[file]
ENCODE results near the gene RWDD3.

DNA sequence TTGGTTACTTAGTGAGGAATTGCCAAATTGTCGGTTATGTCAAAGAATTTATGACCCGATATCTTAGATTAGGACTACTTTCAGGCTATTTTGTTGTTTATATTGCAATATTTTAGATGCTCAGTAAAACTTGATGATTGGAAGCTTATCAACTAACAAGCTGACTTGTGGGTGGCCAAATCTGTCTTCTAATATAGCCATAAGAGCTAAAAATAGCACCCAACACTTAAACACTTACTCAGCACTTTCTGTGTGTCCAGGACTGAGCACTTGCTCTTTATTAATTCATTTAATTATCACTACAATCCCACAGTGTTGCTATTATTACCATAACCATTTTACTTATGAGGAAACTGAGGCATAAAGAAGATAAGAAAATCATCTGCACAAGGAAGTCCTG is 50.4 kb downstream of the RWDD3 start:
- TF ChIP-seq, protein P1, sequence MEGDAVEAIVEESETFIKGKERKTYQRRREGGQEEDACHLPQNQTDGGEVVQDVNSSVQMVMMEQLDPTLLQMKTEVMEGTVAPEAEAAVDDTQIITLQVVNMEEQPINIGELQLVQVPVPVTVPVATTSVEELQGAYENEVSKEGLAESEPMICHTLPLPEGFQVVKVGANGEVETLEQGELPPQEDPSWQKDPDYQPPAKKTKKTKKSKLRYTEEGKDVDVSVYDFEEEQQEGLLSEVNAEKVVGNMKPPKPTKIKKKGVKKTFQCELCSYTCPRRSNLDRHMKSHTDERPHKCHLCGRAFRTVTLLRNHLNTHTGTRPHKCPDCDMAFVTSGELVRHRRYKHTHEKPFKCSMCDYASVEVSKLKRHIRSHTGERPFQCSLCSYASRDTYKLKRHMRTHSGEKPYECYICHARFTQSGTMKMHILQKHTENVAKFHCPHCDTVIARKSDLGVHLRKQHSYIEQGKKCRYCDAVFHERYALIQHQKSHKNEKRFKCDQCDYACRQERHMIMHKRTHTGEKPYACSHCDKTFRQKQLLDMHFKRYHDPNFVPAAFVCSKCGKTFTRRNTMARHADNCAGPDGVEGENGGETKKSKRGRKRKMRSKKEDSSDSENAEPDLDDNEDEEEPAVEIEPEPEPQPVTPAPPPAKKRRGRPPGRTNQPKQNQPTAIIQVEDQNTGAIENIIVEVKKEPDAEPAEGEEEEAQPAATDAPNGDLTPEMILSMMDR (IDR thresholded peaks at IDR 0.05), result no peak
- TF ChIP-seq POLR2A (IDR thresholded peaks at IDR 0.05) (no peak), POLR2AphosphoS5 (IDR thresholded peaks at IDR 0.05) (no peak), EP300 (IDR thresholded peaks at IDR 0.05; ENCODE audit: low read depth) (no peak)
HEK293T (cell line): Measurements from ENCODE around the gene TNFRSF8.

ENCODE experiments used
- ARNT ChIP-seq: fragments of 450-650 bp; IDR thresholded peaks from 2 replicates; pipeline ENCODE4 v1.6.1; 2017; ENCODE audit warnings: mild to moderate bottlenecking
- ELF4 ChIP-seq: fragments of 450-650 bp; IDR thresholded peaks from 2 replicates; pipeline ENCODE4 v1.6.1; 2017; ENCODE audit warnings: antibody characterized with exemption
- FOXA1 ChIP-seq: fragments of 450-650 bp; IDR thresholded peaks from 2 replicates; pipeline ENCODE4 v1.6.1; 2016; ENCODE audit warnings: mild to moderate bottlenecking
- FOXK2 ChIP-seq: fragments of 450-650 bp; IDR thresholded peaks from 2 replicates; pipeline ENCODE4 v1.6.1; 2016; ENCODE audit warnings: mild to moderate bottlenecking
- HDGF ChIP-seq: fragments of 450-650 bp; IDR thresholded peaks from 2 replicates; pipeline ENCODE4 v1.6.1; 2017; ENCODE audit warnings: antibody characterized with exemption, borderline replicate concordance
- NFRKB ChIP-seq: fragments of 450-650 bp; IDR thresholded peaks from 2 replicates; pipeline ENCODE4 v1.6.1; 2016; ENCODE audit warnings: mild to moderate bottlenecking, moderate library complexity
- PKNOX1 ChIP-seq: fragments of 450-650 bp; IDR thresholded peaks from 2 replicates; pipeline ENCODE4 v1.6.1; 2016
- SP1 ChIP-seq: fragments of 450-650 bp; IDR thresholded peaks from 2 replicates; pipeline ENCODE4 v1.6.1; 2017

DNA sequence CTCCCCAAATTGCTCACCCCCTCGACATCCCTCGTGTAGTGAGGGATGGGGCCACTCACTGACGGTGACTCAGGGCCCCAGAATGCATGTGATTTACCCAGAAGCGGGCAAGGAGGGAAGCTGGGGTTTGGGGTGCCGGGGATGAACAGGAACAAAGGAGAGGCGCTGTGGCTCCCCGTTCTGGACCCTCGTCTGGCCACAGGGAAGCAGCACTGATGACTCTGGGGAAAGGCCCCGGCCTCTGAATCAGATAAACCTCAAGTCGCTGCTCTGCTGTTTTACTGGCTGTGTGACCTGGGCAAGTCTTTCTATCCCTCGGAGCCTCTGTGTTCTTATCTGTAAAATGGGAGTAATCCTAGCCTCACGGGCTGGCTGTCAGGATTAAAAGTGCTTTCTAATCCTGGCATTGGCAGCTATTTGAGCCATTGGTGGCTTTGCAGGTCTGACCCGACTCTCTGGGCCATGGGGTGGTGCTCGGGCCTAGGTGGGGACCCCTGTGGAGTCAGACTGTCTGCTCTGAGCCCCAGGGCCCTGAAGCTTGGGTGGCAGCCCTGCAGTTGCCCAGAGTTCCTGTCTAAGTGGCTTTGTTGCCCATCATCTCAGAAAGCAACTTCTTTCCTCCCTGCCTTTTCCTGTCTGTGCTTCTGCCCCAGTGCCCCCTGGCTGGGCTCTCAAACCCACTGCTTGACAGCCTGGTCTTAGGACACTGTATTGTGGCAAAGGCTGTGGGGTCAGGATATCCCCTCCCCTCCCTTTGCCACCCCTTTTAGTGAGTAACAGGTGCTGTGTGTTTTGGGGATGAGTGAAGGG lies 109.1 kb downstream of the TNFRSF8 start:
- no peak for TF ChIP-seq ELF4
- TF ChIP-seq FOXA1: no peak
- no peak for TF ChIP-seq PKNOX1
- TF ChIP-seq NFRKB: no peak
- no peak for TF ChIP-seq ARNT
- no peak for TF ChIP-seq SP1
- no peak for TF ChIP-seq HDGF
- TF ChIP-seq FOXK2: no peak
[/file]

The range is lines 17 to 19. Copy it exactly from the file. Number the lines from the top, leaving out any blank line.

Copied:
- TF ChIP-seq FOXA1: no peak
- no peak for TF ChIP-seq PKNOX1
- TF ChIP-seq NFRKB: no peak